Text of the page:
The whole prom was like Disney’s Fantasia for grown-ups, perhaps an odd choice for an avant-garde programme featuring so many premieres. As we were encouraged to sit, stand, or move around the brick cylinder of the Roundhouse, almost in complete blackness, projected images whirled around us, mixing with the often frightening 21st-century orchestral music on stage. For example, Greenwood’s pulsating “smear” was illustrated at the start with stone angels, accelerating around the curtain like a zoetrope. And then, as the arcade sounds of the two ondes martenots swelled, we found ourselves gliding through a CGI forest of luminescent trees against a black sky. The finale, Ligeti’s Ramifications, featured shadows of enormous spiders scuttling over a marble wall.
Millions of thick, heavy, white rubber cables swayed from ceiling to floor to form a giant 360° curtain around the centre. This is the Roundhouse‘s current installation, Ron Arad’s Curtain Call. After pushing through this rubbery cabled curtain in the dark, jungle-like, we were greeted by BBC Radio 3’s own Andrew McGregor on the stage (sporting a “Save Brixton Arches” T-shirt). Just like in Fantasia, McGregor affably guided us all the way through, introducing us to some of the composers and telling us what to listen out for.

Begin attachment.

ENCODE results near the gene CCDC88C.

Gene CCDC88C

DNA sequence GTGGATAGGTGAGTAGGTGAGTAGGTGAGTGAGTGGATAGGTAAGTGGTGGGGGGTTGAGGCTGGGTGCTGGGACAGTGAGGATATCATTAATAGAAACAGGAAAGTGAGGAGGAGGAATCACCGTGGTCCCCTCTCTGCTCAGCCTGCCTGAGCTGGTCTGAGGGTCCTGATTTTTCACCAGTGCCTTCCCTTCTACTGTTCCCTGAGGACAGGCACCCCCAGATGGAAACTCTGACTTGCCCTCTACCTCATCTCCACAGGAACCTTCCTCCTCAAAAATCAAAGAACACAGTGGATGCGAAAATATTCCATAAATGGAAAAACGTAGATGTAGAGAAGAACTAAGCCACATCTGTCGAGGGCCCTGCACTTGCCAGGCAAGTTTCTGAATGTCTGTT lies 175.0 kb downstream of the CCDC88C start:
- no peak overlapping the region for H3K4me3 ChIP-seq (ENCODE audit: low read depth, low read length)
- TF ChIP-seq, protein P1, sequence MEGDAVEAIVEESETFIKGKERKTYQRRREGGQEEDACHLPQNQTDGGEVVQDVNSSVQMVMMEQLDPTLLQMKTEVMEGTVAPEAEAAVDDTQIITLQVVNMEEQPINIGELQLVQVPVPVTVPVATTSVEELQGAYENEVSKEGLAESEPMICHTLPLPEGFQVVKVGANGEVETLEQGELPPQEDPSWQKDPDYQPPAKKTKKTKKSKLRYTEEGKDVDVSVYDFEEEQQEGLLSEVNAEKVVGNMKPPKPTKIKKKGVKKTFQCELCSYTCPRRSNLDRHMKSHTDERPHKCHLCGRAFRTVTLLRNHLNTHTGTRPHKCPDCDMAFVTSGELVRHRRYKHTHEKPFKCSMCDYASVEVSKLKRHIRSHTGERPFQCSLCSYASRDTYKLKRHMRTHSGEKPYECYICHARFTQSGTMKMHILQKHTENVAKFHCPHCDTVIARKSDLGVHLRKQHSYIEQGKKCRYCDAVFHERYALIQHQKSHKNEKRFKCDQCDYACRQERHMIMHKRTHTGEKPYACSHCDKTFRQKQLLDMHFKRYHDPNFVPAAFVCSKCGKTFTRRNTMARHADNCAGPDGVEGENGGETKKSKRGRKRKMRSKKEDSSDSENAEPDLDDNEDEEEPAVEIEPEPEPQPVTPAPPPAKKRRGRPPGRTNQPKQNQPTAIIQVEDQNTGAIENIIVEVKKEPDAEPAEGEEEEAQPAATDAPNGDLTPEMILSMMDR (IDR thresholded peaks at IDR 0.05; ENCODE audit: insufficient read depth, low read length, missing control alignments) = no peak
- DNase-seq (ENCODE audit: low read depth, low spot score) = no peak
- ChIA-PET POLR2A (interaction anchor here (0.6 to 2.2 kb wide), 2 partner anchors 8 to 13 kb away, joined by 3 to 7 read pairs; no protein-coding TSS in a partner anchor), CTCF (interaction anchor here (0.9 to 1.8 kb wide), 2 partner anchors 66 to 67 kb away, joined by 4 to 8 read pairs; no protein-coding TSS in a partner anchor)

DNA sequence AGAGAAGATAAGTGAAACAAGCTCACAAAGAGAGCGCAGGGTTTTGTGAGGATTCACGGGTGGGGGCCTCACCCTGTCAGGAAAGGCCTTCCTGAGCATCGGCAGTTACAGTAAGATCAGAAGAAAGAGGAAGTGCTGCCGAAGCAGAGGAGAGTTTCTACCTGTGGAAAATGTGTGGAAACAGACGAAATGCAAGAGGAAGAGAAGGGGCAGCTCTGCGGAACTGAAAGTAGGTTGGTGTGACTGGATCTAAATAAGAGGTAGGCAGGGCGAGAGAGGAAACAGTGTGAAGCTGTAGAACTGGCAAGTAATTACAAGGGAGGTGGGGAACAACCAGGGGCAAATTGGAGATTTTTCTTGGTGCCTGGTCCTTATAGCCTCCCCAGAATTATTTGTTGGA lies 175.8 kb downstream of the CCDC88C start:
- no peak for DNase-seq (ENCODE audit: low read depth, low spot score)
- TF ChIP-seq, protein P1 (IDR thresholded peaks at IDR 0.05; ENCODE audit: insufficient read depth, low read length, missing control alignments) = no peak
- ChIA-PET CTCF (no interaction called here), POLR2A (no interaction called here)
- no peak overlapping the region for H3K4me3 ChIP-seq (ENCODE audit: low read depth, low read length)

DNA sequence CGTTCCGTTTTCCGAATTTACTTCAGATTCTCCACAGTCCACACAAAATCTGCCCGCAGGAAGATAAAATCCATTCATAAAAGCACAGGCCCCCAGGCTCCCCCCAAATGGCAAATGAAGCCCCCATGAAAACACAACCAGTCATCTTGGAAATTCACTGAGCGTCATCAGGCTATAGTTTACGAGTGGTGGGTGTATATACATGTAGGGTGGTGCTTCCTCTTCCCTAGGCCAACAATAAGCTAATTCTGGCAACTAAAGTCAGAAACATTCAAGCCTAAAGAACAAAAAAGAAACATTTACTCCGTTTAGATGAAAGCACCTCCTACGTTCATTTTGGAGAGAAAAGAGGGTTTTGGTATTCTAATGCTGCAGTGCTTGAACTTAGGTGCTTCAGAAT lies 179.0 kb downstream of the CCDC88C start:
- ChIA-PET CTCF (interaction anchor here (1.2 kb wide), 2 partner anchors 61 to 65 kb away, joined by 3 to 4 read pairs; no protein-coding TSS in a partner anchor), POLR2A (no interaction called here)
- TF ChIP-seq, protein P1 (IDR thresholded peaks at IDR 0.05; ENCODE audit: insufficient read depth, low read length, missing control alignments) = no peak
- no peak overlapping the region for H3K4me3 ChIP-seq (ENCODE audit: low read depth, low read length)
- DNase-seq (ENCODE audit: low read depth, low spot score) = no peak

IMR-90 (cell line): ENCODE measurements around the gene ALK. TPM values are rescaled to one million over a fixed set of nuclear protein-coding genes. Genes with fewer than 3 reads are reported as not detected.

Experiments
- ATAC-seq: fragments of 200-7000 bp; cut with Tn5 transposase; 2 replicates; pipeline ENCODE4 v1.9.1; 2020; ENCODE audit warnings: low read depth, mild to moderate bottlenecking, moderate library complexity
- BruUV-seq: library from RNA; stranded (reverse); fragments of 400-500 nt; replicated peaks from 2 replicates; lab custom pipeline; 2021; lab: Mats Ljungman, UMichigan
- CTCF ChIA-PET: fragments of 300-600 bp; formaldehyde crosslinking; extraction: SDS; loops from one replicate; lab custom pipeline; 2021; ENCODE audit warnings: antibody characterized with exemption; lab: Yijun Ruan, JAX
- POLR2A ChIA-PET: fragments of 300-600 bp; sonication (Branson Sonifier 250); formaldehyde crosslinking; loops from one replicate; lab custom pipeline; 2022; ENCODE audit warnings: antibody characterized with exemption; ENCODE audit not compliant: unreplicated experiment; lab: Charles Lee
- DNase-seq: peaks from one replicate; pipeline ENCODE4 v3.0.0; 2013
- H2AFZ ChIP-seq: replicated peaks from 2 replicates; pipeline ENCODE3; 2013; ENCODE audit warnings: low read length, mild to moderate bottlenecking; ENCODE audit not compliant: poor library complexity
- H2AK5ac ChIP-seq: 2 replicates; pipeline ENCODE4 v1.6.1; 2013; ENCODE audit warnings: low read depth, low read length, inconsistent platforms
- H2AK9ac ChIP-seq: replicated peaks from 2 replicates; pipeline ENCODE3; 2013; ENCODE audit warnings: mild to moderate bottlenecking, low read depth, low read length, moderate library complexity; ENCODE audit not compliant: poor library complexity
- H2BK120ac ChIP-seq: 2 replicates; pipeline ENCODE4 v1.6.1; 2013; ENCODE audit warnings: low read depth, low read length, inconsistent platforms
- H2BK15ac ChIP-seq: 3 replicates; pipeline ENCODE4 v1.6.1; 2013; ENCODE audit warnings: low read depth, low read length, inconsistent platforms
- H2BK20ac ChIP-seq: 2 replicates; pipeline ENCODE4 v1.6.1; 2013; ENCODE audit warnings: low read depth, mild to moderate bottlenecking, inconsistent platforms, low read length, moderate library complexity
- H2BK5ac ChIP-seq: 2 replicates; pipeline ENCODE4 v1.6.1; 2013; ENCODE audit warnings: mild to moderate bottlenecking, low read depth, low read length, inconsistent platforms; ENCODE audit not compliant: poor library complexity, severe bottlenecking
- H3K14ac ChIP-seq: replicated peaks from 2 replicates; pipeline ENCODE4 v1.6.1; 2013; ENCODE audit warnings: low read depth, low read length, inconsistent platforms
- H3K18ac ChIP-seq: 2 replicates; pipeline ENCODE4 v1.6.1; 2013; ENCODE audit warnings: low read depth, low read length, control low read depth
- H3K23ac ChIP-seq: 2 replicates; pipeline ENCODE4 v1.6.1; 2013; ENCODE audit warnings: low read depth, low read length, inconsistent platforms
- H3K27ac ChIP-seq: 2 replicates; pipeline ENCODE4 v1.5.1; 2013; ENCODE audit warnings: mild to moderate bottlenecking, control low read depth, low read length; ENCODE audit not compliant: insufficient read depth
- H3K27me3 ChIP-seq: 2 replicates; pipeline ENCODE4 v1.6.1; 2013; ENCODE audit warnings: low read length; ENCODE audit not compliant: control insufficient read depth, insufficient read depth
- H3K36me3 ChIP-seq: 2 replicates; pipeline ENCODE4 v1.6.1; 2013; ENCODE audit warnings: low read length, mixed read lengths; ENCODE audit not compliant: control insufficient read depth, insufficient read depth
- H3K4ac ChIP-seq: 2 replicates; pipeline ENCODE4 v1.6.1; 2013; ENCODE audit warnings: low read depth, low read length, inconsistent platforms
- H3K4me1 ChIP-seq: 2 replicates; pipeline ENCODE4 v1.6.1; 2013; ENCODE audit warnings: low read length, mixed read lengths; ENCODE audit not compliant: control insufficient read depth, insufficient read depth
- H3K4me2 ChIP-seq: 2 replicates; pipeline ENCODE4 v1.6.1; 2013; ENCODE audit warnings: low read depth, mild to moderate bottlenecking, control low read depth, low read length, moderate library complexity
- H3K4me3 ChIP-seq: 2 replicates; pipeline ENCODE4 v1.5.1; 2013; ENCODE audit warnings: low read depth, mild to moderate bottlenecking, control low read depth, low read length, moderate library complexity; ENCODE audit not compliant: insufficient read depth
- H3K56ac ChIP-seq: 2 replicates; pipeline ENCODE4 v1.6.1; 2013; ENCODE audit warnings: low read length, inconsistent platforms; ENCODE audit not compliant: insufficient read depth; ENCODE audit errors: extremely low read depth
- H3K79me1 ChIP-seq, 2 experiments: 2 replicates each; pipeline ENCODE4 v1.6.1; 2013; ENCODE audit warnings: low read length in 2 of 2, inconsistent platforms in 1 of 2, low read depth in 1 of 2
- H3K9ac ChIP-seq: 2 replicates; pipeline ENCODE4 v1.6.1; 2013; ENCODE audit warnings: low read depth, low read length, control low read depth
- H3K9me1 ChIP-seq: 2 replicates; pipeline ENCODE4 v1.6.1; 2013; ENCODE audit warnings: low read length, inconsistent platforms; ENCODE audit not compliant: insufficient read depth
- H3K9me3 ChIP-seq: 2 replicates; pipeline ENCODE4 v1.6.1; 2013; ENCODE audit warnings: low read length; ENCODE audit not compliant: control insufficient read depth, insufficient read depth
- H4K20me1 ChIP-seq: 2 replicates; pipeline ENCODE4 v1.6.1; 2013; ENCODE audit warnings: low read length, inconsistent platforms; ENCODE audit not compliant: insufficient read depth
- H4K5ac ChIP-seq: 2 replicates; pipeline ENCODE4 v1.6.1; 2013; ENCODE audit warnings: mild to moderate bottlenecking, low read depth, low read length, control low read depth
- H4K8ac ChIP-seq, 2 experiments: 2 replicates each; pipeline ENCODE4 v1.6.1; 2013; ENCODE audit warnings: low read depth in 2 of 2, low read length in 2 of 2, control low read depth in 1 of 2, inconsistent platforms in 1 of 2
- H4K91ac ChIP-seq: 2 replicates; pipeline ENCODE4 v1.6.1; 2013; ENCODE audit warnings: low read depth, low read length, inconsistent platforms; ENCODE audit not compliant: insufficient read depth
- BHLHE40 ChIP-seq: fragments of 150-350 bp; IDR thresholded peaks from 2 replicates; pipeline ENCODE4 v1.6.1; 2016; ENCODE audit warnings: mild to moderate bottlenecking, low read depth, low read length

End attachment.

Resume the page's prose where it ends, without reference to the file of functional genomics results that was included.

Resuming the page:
The prom opened with Birtwhistle’s brief fanfare The Message, as large coloured circles popped and grew all around us. Haas’ Open Spaces II (a UK premiere) featured a duo of string and percussion ensembles opposite each other, outside the curtain and dimly lit, one a microtone lower than the other. The result was a frottage of regular and irregular harmonic pads that electrified the air, as a myriad of cymbals and gongs, sounding in reverse, ripped through the atmosphere one by one in surround sound. The main event was the premiere of Sawyer’s non-narrative tone poem for full orchestra, which seemed oddly powerless here, exploiting consonance amid the atonality, and regularly tuned. However, the rapid syncopated ensemble chords and the ferocious hunting brass made for a dramatic journey.
It’s difficult to know whether this programme suited multi-media performance, or whether it only served to colour and distract. I saw one child, who was covering his eyes by laying his head on his father’s lap, presumably completely overwhelmed. Without the visuals, the London Sinfonietta and McGregor’s enthusiastic presenting would still have made the music shine; with the visuals, it was perhaps an assault on the senses.